Once an outage is created in ADMS, the information triggers the SAP IS-U application. The nearest field crew receives real-time updates about the breakdown. In addition, the call center uses the information to update customers about the outage and expected supply restoration time. After power is restored, the IoT device sends closing information to the IoT applications. The IoT applications send this information to the ADMS, FFA and SAP IS-U applications. As a result, outage jobs get closed through an automatic chain, and no manual intervention is required.

Analytical information such as current, voltage, energy (active and reactive) and peak loading data is captured in the IoT back-end application for further analysis by the reliability team.

Inspiring Results

The end-to-end IoT infrastructure has been implemented in more than 300 substations containing 1589 low-voltage breakers, 481 ring main units, 400 distribution transformers, 481 fault passage indicators and 121 relays. Around 318,000 customers are supported by IoT devices. The outcome of this large-scale implementation has been multidimensional and inspiring. The project kicked off in December 2020 and was fully implemented by March 2022.

Prior to the implementation, the total number of customer complaints stemming from low-voltage circuit-breaker tripping had been on the rise, increasing from 31% in fiscal year 2019 to 46% in fiscal year 2020. After implementation, complaints decreased gradually by 4.77%, 39.44% and 35.85% in fiscal years 2020-2021, 2021-2022 and 2022-2023, respectively. Integration of the real-time tripping information helps field crews to restore faults more quickly. The low-voltage IoT sends parallel information to the crew by directly triggering an SMS text when an outage has occurred as well as through the ADMS integration. As a result, the minimum-time-to-restore low-voltage breakdown was reduced from 19.72% in fiscal year 2021-2022 and 28.09 % in 2022-2023.

Maintenance and network enhancement plans are now designed based on tripping events, load profiles and the energy profiles of individual feeders captured on the IoT dashboard. The regional team takes corrective actions on the network based on the tripping statistics captured.

To reduce technical losses, unbalanced feeders are balanced by shifting the load to less loaded phases. To date, corrective action has been taken on 582 low-voltage feeders. Capital expenditure planning also is optimized to identify underloaded low-voltage feeders, and additional load shifting also is performed on light-loaded feeders from overloaded feeders.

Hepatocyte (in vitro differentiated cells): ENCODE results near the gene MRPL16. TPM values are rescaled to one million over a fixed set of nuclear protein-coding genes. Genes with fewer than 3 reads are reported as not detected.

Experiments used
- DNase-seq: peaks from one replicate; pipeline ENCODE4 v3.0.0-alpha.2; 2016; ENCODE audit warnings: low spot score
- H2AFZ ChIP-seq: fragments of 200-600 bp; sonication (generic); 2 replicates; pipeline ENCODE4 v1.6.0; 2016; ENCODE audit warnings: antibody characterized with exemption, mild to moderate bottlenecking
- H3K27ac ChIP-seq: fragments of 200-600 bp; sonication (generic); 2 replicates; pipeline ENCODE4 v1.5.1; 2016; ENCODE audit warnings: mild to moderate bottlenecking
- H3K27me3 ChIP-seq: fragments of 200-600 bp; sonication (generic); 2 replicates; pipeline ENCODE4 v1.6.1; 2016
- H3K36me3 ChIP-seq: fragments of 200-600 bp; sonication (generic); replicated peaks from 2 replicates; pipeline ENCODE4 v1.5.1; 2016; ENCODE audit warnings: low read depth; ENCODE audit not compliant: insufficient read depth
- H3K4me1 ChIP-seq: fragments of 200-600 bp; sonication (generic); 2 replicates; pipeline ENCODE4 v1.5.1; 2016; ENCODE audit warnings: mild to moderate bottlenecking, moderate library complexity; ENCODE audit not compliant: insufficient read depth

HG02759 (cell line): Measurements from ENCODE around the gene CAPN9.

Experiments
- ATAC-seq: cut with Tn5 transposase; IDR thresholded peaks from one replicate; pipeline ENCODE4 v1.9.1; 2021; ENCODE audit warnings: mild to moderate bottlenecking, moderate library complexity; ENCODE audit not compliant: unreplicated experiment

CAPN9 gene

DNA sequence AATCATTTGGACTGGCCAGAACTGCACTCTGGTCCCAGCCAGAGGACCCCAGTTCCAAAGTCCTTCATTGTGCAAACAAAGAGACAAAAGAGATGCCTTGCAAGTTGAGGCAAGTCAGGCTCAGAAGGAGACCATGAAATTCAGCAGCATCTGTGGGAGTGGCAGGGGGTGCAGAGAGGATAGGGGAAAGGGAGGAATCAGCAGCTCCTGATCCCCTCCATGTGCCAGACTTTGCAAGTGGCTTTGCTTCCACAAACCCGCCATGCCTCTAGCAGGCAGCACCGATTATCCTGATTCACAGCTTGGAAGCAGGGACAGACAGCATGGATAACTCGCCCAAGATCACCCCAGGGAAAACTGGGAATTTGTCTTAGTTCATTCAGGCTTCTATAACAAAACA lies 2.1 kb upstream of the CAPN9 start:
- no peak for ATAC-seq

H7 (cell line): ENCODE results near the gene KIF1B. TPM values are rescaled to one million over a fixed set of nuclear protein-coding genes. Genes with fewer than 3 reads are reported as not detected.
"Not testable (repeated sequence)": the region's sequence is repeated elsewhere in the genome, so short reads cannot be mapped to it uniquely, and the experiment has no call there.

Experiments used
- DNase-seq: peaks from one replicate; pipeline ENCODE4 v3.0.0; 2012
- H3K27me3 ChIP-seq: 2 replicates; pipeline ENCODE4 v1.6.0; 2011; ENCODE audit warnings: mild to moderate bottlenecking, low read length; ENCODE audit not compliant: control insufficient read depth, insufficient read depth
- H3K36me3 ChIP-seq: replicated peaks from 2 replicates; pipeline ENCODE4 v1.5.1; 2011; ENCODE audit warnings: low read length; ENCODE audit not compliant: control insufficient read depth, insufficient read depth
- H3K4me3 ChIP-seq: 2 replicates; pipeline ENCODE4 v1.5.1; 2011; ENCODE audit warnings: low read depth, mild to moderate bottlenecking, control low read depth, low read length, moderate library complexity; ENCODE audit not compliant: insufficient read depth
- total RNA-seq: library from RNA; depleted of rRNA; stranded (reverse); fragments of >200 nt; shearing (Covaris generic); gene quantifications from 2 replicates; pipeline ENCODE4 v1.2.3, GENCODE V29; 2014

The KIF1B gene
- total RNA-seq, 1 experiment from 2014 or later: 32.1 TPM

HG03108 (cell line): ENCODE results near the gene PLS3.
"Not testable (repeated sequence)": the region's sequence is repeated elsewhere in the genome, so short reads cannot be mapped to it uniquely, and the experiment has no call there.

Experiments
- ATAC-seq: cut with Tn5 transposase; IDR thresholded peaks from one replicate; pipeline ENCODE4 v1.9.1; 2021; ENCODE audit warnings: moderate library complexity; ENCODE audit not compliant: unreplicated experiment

The multidimensional benefits of the low-voltage IoT application have inspired Tata Power DDL to scale up the project and extend its benefits to another 640,000 customers in northern and northwestern Delhi. Real-time power factor measurement of distribution transformers, energy auditing data and current harmonic measurement of low-voltage feeders also have made it possible for the utility to analyze customer load profile, energy pilferage, power-quality issues and reactive power issues in the low-voltage network.

IoT-based low-voltage automation technology is robust, compatible with any kind of air circuit breaker and easily deployable. Other utilities in urban areas could benefit from this technology to effectively digitalize their low-voltage grids.

Shrinjoy Bagchi ([email protected]) is an accomplished professional with over 17 years of experience in power distribution utilities. He holds a bachelor of technology degree in eectrical engineering and M. tech in energy & environmental management from IIT Delhi. He has national and international publications in the field of power system protection, automation, IoT. Currently Bagchi works as the head of department (Protection & Automation) at Tata Power Delhi Distribution limited where he oversees the implementation of Digital Grid, Advanced Distribution Management System, Distribution Automation, Smart meter DI/DO integration, large scale IoT deployment in utility landscape, OT Cybersecurity. 

H.C. Sharma has a B.Tech degree in electrical engineering from the Aligarh Muslim University, where he was awarded the Gold Medalist honor, and earned a post-graduate certification in business management from XLRI, Jamshedpur. He is the chief of business development, contracts, stores and technical services at Tata Power Delhi Distribution Ltd. Sharma heads the function that includes business development, stores, power system control, quality assurance and technical services. He has worked on many projects and been instrumental in the development of plant engineering and quality assurance systems for the utility. He also has also worked on various verticals of projects that include design, engineering, quality assurance, and procurement and execution.